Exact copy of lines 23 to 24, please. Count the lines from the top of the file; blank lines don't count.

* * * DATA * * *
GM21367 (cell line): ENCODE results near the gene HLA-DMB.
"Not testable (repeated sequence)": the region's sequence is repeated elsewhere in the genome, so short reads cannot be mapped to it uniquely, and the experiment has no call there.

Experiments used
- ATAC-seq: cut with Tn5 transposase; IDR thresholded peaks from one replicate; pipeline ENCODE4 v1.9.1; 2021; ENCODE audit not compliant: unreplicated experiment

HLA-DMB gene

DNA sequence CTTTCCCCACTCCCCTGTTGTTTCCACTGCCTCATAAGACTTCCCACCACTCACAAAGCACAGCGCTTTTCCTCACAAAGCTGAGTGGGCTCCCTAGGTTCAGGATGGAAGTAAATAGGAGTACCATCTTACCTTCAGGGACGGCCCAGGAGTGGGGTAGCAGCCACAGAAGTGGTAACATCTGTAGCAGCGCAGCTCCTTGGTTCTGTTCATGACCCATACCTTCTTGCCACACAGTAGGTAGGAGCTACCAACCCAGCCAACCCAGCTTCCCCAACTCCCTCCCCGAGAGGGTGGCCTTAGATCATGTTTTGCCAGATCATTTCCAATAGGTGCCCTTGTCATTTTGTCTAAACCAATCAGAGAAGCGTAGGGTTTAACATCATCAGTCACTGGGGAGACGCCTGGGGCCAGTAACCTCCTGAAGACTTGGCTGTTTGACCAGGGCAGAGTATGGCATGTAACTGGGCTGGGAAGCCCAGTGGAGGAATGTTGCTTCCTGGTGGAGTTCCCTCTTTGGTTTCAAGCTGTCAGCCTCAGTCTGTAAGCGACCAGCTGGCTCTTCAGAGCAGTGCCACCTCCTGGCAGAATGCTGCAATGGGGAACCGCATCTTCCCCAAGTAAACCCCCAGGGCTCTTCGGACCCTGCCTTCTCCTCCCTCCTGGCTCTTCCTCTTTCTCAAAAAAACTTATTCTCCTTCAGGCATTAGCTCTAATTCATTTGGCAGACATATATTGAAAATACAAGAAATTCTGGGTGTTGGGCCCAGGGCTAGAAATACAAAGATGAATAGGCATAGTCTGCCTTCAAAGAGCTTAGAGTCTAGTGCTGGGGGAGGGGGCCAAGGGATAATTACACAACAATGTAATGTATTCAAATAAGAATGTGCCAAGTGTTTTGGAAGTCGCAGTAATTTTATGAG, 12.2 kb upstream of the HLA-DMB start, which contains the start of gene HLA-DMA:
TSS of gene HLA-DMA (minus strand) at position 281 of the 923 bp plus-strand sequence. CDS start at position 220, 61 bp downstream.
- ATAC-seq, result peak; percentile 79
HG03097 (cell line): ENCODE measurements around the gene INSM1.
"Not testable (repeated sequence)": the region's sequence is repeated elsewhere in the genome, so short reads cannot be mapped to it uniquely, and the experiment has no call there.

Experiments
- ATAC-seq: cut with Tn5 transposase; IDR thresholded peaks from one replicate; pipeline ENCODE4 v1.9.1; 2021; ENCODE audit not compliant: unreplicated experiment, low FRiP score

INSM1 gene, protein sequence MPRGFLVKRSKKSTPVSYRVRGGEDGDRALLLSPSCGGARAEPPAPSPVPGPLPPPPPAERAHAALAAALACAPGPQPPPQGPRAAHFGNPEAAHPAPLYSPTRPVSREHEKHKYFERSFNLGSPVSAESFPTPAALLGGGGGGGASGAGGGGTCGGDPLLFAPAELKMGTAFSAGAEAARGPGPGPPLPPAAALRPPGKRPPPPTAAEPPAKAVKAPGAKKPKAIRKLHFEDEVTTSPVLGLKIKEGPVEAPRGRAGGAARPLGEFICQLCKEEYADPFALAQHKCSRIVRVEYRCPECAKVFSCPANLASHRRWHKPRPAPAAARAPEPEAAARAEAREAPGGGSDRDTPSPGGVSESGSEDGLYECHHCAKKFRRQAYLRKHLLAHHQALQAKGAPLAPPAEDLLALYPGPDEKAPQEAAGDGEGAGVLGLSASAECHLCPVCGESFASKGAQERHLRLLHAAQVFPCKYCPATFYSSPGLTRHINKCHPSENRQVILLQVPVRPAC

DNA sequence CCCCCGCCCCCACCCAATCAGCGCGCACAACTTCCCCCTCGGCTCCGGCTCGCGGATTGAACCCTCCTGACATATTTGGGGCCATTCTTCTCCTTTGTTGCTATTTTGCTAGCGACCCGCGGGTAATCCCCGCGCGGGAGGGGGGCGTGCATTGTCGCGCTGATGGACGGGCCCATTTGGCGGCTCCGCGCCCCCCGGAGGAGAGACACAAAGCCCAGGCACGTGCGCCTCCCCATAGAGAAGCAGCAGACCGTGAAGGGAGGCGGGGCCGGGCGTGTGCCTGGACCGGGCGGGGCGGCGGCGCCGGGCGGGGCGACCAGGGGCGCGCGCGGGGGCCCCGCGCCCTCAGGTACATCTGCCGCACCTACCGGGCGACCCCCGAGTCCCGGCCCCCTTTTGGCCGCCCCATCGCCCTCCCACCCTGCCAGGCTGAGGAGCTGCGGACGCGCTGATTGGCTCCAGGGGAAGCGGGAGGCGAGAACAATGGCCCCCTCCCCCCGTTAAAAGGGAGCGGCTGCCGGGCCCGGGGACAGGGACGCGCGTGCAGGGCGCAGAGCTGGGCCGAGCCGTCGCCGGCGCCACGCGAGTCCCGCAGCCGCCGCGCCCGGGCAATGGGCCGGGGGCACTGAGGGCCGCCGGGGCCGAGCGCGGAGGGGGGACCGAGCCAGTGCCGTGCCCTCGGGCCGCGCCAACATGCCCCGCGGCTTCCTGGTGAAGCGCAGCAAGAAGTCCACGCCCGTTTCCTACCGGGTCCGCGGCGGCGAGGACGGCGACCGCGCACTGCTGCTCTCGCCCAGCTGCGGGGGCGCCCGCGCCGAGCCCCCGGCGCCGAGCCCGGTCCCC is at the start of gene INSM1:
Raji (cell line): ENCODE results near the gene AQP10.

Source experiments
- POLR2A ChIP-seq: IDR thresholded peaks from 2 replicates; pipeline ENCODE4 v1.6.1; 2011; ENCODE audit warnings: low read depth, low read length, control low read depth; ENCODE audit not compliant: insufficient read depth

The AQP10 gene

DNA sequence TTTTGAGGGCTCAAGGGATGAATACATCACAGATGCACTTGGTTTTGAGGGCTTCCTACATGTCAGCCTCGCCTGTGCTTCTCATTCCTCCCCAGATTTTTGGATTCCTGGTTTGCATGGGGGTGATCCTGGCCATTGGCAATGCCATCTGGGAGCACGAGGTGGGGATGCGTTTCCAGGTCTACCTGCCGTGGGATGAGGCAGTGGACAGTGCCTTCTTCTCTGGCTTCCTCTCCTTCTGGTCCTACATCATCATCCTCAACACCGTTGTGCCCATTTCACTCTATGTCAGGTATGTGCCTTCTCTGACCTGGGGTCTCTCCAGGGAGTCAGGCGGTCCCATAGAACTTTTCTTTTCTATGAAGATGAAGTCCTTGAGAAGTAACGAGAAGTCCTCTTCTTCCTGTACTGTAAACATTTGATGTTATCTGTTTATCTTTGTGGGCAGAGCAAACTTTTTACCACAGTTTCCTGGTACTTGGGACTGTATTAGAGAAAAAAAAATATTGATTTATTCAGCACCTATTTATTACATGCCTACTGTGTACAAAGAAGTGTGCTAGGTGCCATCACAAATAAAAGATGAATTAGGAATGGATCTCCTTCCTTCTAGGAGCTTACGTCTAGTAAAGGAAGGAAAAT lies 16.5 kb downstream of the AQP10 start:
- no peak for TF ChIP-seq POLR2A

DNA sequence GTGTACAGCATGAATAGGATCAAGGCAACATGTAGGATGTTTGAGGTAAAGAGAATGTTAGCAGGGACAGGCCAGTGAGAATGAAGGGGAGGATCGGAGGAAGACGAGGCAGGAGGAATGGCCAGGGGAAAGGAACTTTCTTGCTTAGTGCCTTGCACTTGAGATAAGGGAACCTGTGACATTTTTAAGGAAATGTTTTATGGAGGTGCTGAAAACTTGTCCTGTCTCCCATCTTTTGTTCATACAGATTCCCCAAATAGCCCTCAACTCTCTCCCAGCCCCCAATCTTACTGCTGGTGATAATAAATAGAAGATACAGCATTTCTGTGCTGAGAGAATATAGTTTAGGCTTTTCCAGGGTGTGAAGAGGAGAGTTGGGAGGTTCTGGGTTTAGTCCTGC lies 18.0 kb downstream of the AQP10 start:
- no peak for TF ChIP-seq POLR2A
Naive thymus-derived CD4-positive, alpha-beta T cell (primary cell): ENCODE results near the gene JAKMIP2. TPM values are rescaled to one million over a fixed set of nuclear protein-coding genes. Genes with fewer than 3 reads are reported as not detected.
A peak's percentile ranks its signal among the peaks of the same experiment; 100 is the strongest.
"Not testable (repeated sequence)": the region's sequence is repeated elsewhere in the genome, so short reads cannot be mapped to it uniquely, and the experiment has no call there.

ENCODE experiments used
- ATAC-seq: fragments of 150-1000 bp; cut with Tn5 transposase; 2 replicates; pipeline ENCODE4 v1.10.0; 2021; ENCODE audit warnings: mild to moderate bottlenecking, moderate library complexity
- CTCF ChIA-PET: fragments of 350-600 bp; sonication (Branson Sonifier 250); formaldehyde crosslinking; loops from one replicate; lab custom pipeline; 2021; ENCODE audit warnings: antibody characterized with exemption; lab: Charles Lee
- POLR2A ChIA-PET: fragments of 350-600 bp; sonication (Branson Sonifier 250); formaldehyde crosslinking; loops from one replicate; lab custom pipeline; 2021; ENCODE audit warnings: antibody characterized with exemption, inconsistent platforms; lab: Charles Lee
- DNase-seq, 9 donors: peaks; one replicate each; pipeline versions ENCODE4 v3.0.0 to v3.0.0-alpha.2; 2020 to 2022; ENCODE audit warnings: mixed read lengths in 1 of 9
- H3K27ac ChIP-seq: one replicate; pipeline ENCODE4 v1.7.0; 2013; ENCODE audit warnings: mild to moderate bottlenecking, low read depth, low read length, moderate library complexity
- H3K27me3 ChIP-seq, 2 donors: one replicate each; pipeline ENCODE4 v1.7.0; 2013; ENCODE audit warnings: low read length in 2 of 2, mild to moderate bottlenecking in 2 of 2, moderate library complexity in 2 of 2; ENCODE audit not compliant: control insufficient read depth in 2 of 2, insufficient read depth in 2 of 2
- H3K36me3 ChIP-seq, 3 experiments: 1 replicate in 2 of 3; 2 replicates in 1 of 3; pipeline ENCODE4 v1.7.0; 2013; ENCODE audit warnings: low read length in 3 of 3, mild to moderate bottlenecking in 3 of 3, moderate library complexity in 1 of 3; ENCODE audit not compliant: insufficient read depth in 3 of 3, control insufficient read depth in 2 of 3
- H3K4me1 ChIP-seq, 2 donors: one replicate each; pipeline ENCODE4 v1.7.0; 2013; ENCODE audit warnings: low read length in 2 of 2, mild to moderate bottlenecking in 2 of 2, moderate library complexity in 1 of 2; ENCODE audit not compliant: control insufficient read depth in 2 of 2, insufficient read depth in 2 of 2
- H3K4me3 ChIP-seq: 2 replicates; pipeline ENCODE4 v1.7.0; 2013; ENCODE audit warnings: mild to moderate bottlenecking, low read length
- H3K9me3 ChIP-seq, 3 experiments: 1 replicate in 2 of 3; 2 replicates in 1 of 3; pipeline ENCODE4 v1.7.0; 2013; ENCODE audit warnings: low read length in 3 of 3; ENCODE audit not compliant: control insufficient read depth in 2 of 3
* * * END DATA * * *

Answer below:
Naive thymus-derived CD4-positive, alpha-beta T cell (primary cell): ENCODE results near the gene JAKMIP2. TPM values are rescaled to one million over a fixed set of nuclear protein-coding genes. Genes with fewer than 3 reads are reported as not detected.
A peak's percentile ranks its signal among the peaks of the same experiment; 100 is the strongest.